The questions of adversary strategic intentions and threat order of battle brings us immediately to the NIS  -----  either the one issued in 2005 by the first DNI John Negroponte during the Bush Administration or the one released this past September by the third DNI Denny Blair for the Obama Administration?  Both NIS editions emphasize the importance of the IC moving beyond information sharing and collaboration to integration to insure decision makers have the complete intelligence picture for a given issue and can understand what IC assessments and judgments are based upon.   Neither, however, talks about “deep penetration” of the adversary either through HUMINT, Technical Collection, or Open Source means that could provide qualitative insights on the strategic intentions of Iran’s leadership or quantitative detail on the size and scope of insurgent forces in Afghanistan.  Instead the 2005 NIS seems to emphasize the importance of intelligence for promoting democracy abroad, while the 2009 NIS goes out of its way to remind all that the IC is bound by the Constitution and therefore must be mindful of protecting civil liberties.

There are more than just extent NIS goals and objectives as to why the IC can’t apparently provide informative intelligence on what motivates and constrains the decisions of Iran’s leaders or on the number and location of hardcore insurgents in Afghanistan.  A national intelligence strategy, however, that does not overtly recognize the importance of accessing and exploiting information, organizations, and events adversaries do not want the US to know about seems likely to lead to an IC where there will be more intelligence gaps like we have now for Iran and Afghanistan than information sharing and collaboration can fill no matter how integrated the IC becomes.

That’s what I think; what do think?

Comments

WSJ.com - U.S. Considers a New Assessment of Iran Threat @ http://www.emailthis.clickability.com/et/emailThis?clickMap=viewThis&etM...
oID=1837764003
This was published after blog was posted joemaz

By joemaz

Got the following from a long time friend: Interesting bottom line Joe what are the MOEs for the IC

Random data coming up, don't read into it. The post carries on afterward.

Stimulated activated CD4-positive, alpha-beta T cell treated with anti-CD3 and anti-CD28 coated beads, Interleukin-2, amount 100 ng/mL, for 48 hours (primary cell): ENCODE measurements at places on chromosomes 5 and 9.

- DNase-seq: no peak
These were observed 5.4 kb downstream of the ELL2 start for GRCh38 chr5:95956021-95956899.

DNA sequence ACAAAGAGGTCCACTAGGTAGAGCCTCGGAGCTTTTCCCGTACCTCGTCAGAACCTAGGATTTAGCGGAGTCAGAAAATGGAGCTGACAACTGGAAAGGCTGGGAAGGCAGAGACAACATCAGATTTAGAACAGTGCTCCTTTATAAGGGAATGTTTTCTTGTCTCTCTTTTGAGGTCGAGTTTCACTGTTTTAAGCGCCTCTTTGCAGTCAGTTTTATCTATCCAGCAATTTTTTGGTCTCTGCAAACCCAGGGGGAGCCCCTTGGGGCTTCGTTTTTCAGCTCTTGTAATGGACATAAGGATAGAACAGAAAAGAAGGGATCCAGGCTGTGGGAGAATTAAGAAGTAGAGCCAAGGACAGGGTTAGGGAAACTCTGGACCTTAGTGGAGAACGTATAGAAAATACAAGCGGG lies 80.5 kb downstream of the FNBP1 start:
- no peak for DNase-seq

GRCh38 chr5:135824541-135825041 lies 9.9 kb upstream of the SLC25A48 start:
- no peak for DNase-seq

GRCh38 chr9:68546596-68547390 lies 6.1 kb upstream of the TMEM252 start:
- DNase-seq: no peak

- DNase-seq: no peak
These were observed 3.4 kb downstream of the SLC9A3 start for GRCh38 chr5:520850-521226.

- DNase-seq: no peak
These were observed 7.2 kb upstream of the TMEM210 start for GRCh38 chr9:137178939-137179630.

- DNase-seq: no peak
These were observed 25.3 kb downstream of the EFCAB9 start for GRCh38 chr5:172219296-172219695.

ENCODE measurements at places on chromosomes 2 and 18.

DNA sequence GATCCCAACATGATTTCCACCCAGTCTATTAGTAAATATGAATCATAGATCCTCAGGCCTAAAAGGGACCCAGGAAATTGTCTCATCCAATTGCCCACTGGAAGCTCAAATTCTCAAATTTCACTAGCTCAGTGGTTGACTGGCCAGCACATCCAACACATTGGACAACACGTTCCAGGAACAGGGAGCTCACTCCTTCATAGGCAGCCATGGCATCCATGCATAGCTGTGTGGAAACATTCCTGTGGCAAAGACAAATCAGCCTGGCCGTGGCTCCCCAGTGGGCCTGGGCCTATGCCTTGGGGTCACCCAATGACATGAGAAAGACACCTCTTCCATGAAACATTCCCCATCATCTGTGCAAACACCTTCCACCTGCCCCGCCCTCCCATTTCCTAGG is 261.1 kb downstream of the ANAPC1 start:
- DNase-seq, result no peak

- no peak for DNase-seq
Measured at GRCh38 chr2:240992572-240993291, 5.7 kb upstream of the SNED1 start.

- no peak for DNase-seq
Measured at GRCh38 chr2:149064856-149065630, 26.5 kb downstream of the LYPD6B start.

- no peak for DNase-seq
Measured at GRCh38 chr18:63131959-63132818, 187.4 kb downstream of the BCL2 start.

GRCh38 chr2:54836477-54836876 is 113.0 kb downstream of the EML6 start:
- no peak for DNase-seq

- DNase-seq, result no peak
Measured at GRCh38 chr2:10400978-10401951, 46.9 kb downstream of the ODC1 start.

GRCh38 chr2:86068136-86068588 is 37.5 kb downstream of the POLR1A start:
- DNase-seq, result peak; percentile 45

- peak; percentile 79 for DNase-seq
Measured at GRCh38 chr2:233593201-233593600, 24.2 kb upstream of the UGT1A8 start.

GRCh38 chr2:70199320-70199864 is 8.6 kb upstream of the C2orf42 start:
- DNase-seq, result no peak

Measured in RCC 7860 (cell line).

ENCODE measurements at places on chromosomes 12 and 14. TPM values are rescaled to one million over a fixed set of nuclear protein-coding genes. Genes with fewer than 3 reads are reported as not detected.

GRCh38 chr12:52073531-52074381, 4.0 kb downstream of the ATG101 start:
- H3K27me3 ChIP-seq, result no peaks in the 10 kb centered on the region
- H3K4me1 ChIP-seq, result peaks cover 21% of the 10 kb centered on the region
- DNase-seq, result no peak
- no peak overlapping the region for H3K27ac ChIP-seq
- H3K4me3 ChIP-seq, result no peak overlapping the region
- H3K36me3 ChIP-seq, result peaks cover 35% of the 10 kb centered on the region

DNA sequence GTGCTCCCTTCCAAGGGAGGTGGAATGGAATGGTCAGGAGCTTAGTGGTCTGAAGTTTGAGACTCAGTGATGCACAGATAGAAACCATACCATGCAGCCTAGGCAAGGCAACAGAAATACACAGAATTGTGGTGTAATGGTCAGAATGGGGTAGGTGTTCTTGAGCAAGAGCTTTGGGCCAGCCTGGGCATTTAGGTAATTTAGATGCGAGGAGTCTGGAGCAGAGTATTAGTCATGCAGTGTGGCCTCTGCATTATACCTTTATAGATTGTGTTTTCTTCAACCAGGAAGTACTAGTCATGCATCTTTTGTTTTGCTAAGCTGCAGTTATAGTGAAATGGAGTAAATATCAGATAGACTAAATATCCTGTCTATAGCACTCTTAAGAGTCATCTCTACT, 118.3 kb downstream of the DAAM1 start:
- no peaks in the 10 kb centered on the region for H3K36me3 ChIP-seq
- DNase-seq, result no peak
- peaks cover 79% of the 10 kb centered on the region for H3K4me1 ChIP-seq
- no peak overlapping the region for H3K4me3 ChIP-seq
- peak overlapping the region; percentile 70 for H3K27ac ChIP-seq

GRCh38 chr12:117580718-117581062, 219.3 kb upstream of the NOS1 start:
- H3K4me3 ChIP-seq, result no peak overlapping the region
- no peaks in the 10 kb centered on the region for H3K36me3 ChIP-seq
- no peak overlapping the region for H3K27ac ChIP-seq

Which immediately reminded me that some will tell you an attribute of a good strategy is metrics for measuring its effectiveness or utility.

I am certainly not able answer this important and thoughtful question about appropriate MOE's for the IC in this 500 word space, but my first reactin is "what is the IC providing tht is not available from anywhere else and observing when intel enables a better decision or policy joemaz

By joemaz

Thanks for this edition of MAZZINT. Two impressions:

First, the assassination of IRGC commanders in Sistan-Baluchistan on October 18th may be crudely satisfying to some in the West who are happy to see Iranians get a taste of their own medicine. But one wonders how the attacks figure into the Mullahs near and long-term strategies. As you point out, they may look to counter Shia bombs (i.e. Pakistani) atomic or vest-borne in kind. By extension then, do you see Americans falling victim to Iranian EFPs in AFPAK in the mid-term (if not already)?

Second, you ask: My point about Afghanistan is not whether the IC is providing objective threat assessments & but whether the IC has the ABILITY to assess the insurgency threat in Afghanistan with sufficient granularity to calibrate force levels to insure the success of & McCrystals counter-insurgency strategy? Here youve identified THE critical question for our policy makers in Washington.

The U.S. IC is no longer afraid to provide predictive analysis but one wonders how we do that in these scenarios without a top-down commitment (as defined in an NIS) to persistent, long-term presence in close proximity to our adversaries. One hopes that the senior intelligence officers who sign off on the Afghanistan assessment are as candid and introspective as General McChrystal was last week: Every day I realize how little about Afghanistan I actually understand. (We would also hope those SIOs are as experienced in the field as the CG.)

Related: David Rohdes series this week in the New York Times titled Held by the Taliban may be instructive. He writes: Over those months (of captivity), I came to a simple realization. After seven years of reporting in the region, I did not fully understand how extreme many of the Taliban had become & I learned that the goal of the hard-line Taliban was far more ambitious & They wanted to create a fundamentalist Islamic emirate with Al Qaeda that spanned the Muslim world. (Oct 18, 2009)

I agree with you: intelligence gaps persist better technology, integration of organizations, and so on will help but so will a few more very smart, very tough members of the IC who are willing to commit to long-term duty in harms way.

By cdbott